SKINCARE for GEN Z
BE GOOD TO YOUR SKIN. YOU’LL WEAR IT EVERY DAY FOR THE REST OF YOUR LIFE. Your skincare is growing up. Pimples always pop up. Oil always comes back. Real skin never looks filtered. Skin happens. But it’s just stuff we deal with, not the stuff that defines us. You’re defined by how you show up. By the face you show the world. That’s what we’re here to support—with skincare that helps you deal with the small stuff so you can put your best face forward.
Gen z acne due to surging hormones—characterized by painful cystic pimples, random whiteheads and a blackhead-dotted T-zone—is a common skincare issues between the ages of 12 and 24 years. Add stressful schoolwork, a lack of sleep, grab-and-go meals and an erratic schedule, and this can only be exacerbated. But skip the too-harsh scrubs and stripping spot treatments—this is also the time to play the long game and maintain a good skincare routine, a habit that'll keep you in good stead as you age. As a gen z, your skin is still going through hormonal changes, so it’s important to keep a simple but effective skincare routine. You should be aware of your type of skin and only use products which are personalized as per the type of skin.
The five things gen z have to do to keep their skin healthy and balanced is to cleanse, tone, exfoliate, moisturize and use a SPF. We have put a routine together.
- Treat—and understand—your acne
Acne, blackheads, and oily skin tops the list of gen z skin complaints. Hormonal surges lead to enlargement of the oil glands, making gen z skin oilier, which can lead to congested pores and blackheads. Acne is common during puberty when hormones go into overdrive, causing the skin to overproduce sebum. If you have breakouts, try this approach: Wash your skin, use a toner, and then apply a medicated acne gel. Picking or touching zits can cause scars that can last for years after, so taking a hands-off approach is important.
You may be experimenting with makeup, playing more sports and staying out till late, exposed to pollution and all of which can take a toll on your skin if you don't deep-cleanse it well. Cleansing thoroughly at night, or doubling down if you're getting super sweaty or dirty during the day too. Use a salicylic acid face cleanser that'll safely keep your skin exfoliated, and therefore, clear. After cleansing, a toner that suits your needs—hydrating for dry skin, or purifying for acne-prone skin is a good idea.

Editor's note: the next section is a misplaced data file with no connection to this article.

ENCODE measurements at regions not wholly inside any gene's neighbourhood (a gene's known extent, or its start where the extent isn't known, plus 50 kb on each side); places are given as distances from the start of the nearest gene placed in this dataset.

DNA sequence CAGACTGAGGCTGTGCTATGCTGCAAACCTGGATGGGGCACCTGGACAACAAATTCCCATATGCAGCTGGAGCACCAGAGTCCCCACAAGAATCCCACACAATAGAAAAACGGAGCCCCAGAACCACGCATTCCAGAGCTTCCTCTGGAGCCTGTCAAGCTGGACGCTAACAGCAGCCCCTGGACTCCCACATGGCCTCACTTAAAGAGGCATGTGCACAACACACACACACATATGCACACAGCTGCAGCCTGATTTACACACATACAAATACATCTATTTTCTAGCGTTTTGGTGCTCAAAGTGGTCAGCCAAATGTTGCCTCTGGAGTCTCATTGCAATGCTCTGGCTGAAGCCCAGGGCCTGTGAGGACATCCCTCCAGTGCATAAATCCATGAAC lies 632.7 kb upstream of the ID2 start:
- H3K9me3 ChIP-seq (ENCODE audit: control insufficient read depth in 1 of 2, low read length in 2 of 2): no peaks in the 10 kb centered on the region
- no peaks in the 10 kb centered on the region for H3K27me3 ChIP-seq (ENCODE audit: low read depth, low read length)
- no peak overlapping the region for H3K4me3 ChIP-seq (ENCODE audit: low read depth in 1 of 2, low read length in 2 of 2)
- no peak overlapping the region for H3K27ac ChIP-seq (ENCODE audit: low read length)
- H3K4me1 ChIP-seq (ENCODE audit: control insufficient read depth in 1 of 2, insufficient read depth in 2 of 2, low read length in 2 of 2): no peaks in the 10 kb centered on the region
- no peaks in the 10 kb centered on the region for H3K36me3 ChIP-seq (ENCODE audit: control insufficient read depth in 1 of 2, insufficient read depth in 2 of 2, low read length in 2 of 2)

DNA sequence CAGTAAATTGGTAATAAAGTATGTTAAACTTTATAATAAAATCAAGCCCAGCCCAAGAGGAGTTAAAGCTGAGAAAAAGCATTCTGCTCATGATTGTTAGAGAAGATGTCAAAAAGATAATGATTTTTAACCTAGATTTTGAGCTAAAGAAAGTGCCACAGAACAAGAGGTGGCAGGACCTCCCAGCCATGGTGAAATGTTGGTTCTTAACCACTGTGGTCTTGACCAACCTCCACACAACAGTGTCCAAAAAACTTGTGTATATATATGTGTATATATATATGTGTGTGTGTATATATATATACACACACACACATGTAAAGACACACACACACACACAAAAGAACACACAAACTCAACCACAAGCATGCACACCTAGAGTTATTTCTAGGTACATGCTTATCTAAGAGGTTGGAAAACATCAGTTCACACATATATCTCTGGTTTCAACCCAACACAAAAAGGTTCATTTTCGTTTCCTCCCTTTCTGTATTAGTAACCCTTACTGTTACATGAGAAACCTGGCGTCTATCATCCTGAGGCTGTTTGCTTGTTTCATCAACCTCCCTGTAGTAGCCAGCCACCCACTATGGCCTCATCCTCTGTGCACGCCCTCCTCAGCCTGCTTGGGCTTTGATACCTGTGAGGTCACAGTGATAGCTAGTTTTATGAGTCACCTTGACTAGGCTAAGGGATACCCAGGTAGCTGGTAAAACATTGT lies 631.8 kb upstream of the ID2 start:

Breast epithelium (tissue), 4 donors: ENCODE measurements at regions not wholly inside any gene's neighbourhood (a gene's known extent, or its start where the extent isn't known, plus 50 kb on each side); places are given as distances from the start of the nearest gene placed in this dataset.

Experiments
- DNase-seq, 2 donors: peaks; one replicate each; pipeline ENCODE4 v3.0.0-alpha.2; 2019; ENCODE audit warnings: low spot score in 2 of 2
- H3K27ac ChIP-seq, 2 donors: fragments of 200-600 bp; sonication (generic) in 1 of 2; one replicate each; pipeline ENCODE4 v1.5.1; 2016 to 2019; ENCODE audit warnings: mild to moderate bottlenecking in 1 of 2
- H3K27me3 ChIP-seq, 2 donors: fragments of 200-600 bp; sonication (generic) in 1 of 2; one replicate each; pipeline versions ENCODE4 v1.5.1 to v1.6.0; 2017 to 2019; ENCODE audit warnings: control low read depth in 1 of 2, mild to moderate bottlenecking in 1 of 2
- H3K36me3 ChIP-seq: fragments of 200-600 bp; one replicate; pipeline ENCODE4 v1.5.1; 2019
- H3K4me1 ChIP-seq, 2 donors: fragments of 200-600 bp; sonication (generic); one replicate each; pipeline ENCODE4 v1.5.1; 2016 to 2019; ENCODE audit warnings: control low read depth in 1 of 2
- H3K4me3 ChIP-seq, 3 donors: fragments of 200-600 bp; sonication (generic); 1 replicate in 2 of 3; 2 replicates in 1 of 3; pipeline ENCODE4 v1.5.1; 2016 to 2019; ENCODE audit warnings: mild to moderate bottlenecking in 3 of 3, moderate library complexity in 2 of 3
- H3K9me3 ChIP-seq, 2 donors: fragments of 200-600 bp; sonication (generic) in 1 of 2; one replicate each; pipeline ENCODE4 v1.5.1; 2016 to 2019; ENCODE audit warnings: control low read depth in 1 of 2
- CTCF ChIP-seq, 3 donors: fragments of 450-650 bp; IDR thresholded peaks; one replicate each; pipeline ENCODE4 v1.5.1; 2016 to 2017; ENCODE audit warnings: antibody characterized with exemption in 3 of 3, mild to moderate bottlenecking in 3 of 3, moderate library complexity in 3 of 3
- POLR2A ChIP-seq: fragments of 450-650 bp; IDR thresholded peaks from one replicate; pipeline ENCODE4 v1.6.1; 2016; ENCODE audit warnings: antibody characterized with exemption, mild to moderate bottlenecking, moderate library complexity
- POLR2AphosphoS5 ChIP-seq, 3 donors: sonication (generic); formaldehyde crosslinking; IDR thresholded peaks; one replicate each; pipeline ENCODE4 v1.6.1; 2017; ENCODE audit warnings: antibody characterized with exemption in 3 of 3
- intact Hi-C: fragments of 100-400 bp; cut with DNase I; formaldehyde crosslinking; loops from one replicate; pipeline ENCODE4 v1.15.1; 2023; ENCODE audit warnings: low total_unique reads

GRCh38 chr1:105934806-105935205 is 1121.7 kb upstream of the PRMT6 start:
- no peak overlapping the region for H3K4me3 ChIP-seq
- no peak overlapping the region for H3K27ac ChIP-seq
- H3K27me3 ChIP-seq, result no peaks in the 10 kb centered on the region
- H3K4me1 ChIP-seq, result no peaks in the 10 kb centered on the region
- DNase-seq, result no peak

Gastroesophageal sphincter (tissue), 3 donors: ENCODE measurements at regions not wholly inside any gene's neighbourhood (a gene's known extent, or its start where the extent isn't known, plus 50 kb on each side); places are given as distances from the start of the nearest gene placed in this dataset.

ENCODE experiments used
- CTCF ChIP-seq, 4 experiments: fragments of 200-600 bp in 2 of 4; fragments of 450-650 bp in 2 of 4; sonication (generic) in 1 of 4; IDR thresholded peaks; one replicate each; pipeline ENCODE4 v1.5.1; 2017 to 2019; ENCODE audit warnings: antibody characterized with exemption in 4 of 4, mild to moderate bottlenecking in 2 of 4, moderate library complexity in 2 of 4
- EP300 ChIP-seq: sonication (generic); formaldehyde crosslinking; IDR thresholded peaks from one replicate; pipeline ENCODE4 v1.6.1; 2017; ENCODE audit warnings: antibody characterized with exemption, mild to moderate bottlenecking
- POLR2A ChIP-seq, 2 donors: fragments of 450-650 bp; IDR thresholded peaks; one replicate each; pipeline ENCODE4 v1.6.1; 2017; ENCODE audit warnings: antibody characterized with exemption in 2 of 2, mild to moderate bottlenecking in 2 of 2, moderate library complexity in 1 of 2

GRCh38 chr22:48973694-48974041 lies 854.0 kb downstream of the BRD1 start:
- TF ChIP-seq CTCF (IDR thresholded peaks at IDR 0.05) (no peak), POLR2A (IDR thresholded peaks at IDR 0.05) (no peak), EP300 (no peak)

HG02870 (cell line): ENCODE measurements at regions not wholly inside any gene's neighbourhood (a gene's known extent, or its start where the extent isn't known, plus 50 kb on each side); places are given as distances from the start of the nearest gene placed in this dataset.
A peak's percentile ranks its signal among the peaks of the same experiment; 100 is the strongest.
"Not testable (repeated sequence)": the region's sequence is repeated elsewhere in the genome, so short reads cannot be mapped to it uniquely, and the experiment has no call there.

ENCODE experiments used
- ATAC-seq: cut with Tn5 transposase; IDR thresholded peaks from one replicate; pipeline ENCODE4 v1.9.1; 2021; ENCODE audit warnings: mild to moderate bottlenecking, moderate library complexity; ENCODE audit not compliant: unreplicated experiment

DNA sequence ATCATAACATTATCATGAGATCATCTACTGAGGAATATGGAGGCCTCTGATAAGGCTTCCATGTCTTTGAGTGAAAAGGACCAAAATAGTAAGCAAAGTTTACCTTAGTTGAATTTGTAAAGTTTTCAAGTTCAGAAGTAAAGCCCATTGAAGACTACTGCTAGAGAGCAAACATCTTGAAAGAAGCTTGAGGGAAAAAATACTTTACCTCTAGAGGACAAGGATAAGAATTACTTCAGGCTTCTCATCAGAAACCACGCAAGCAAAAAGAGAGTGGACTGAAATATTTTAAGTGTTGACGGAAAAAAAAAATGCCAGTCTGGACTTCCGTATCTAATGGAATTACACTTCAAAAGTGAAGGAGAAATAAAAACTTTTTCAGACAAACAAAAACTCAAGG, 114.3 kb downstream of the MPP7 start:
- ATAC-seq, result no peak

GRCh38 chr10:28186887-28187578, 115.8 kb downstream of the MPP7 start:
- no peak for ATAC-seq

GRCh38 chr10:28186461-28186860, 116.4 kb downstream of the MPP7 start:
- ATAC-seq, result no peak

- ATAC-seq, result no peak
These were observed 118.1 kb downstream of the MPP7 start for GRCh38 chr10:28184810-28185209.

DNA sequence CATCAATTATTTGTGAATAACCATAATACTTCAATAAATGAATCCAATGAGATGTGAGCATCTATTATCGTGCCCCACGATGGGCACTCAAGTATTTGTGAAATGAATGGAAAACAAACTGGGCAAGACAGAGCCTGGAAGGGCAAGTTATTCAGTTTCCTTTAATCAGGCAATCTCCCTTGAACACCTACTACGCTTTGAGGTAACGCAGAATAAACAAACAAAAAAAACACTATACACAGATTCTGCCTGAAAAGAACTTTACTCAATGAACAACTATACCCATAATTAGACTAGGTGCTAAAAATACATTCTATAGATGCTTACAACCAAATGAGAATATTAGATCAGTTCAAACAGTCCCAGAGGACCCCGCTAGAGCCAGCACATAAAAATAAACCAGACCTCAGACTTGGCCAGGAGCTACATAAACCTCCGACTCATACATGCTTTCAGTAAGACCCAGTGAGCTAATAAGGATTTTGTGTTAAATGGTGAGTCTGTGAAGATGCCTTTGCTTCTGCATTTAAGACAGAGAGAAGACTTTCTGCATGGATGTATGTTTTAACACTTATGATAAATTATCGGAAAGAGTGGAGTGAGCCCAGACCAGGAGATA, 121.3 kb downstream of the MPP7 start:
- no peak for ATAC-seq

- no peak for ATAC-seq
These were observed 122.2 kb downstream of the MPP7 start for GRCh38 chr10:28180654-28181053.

- Don't forget to moisturize
Even if your skin feels greasy, making sure you're using a moisturizer that works for you is important. Pick a non-comedogenic moisturizer that'll feel comfortable and light on the skin. Research shows blue light from electronic devices can lead to changes in your skin cells, including cell shrinkage and death. These speed up the aging process. Even exposures as short as 60 minutes can trigger these changes. Too much blue light could also lead to pigmentation. Ensure that your moisturizer has a blue light protector ingredient.
The sooner you start adding sunscreen to your routine, the more likely you are to maintain better collagen levels as you age. This helps to prevent cumulative photo-damage too. You’re not too young to start a daily sun protection routine. After moisturizing, reach for a broad-spectrum sunscreen with an SPF of 15 or higher and apply as directed. Plus, hormonal changes can cause pigmentation, and a good SPF can help counteract that.
- Exfoliate weekly and avoid anti-ageing ingredients
We definitely don’t need skincare heavy hitters when we’re young, as most of them are meant to repair environmental and intrinsic damage, reanimate collagen and elastin production, and target specific areas like the eyes and neck. You want to skip doing too much too fast—it can irritate the skin, worsen acne and cause allergies from an early age. That often damages the skin barrier, which can just lead to more acne, inflammation, blotchiness and dryness. While there is skincare advice on every part of the internet, it is important to note (especially for gen z that may be getting theirs from social media) that finding the right routine can be individual, and what may work for everyone else may not work for you.